Reintroducing Russia

by Eliot Borenstein

Show of hands by all the Russia watchers out there: in any of the scenarios in which Russia not only returned to the news, but became a cultural flashpoint, did anyone imagine that the key words would be “pussy riot?” “Riot,” perhaps, but… Here I’ll leave it to my readers to complete the thought.

The decades following the Cold War have been rather stingy when it comes to Russia’s role in Western media outlets. A limited number of predictable narrative frameworks come out in semi-regular rotation: first there was the “bold struggle against communist holdouts” (a theme that was largely retired along with Boris Yeltsin); the “Russian mafiya” (“why we should still be afraid of Russia”); Chechen terrorism (the “war on terror”); Putin’s popularity (“Russia moves backwards”), and, most recently, the anti-Putin protests (appealing under at least two different rubrics: “the Internet will set you free” and “Arab Spring, Russian style”).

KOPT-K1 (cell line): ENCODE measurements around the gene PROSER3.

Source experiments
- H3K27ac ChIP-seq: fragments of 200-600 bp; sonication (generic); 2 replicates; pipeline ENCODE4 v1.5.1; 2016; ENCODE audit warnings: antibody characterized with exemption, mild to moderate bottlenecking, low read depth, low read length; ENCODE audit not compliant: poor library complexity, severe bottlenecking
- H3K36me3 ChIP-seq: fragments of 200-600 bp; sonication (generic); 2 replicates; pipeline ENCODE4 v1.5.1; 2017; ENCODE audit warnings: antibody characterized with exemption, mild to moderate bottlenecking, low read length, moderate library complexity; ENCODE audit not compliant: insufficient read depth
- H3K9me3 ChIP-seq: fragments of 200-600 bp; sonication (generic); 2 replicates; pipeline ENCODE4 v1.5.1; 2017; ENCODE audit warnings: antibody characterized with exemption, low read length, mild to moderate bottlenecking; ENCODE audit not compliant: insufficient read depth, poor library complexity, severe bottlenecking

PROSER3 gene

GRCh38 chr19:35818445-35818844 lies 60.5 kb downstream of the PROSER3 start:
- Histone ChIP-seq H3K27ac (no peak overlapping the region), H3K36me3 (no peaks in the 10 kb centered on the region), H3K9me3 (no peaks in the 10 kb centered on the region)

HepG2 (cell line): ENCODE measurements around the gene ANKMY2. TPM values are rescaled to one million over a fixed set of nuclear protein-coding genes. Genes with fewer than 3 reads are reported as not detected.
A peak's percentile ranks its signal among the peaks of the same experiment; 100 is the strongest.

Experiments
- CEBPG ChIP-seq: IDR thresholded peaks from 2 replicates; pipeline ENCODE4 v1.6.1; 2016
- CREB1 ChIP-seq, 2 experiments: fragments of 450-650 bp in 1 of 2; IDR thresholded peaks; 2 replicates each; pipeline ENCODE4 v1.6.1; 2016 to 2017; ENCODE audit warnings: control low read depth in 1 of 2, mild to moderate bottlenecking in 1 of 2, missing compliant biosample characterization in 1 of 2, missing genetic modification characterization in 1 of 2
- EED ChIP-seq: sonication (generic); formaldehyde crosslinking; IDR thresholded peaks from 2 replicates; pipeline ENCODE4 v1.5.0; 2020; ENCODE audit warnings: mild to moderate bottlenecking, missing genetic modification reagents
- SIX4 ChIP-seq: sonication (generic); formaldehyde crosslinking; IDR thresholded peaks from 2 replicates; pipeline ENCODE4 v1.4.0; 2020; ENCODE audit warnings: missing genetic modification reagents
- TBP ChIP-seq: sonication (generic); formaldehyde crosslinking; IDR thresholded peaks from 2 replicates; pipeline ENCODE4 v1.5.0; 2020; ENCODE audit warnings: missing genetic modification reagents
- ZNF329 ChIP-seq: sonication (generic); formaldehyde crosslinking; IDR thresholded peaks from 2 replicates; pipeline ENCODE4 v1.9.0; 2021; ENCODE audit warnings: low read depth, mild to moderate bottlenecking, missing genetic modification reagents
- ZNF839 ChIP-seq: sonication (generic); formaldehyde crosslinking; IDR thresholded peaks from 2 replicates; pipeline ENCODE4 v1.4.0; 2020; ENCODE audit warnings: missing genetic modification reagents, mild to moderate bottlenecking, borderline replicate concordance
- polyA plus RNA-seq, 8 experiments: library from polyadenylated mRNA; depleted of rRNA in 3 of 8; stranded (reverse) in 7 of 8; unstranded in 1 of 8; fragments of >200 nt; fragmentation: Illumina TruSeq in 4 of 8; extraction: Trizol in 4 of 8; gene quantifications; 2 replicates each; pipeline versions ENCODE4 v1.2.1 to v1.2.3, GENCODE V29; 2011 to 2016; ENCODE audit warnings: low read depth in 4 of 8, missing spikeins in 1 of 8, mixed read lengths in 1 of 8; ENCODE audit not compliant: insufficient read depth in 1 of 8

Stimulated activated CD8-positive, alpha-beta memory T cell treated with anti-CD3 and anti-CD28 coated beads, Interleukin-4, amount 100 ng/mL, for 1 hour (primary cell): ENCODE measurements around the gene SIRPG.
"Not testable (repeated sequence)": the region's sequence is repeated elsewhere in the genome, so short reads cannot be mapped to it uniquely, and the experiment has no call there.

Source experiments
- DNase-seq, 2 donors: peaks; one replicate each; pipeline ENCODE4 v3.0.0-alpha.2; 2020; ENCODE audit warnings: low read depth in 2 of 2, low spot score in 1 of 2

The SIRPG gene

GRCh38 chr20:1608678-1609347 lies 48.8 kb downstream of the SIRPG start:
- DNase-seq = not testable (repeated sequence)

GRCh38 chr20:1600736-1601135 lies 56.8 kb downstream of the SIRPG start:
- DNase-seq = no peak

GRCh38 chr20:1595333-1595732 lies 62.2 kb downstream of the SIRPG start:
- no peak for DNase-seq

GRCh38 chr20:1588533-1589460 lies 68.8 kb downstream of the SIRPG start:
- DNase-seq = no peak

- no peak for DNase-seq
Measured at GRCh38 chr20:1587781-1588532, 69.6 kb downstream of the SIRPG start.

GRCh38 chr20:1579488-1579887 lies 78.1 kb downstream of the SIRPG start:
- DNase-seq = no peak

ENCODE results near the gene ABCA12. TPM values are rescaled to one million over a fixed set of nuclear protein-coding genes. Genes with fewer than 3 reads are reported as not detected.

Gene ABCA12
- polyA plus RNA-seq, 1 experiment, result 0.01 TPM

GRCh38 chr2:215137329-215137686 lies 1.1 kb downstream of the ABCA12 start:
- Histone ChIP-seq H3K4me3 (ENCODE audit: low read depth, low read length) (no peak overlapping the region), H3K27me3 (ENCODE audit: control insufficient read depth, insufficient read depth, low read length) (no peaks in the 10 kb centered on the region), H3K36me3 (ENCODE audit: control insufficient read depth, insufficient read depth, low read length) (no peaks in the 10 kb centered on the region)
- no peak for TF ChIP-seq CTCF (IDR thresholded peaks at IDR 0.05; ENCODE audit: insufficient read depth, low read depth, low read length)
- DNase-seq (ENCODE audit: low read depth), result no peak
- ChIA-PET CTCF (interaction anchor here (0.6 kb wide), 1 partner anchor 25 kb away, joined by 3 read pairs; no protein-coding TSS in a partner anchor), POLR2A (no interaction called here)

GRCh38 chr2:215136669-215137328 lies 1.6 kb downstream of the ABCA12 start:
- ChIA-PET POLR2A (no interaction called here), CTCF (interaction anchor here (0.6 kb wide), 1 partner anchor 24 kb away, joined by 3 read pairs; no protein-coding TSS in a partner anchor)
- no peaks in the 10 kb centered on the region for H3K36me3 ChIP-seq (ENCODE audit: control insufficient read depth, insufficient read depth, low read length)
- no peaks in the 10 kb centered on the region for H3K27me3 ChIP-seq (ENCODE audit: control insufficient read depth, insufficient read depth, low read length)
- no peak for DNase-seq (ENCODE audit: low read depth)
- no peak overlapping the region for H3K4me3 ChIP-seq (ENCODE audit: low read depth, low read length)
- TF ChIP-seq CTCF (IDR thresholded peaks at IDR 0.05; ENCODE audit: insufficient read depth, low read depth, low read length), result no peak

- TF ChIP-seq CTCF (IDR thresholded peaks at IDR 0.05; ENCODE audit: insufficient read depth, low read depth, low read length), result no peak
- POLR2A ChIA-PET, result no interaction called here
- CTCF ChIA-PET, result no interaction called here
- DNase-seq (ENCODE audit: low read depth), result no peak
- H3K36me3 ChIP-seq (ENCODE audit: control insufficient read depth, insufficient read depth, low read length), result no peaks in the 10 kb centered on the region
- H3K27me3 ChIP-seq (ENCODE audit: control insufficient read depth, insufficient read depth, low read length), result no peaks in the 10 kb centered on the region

And then there was Pussy Riot. On the one hand, Pussy Riot has all the ingredients for a perfect media storm: viral video, feminist activism, delicate religious sensibilities, state persecution, and, of course, balaclavas. On the other hand, Pussy Riot disrupts the conventional categories for thinking about “Russia today,” in much the same way that it thwarts any attempt to define the nature of its actions. As Mikhail Iampolski aptly noted in Novoe vremia, Pussy Riot does not have a stable identity: it is a punk band that is not quite a punk band, an artistic collective whose aims are often political, a political movement that acts like an artistic collective, and an Internet phenomenon that cannot be exclusively virtual. Is the Pussy Riot story about the stifling of avant-garde artistic expression? A crackdown on a new generation of dissidents? The unchecked power of the Russian Orthodox Church? The tragedy of three modern-day Joans of Arc who happen to curse like sailors?